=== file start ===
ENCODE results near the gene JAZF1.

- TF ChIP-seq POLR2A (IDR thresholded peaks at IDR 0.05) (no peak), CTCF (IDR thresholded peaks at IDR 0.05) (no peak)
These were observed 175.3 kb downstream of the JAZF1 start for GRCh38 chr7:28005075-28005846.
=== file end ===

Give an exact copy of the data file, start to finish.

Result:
ENCODE results near the gene JAZF1.

- TF ChIP-seq POLR2A (IDR thresholded peaks at IDR 0.05) (no peak), CTCF (IDR thresholded peaks at IDR 0.05) (no peak)
These were observed 175.3 kb downstream of the JAZF1 start for GRCh38 chr7:28005075-28005846.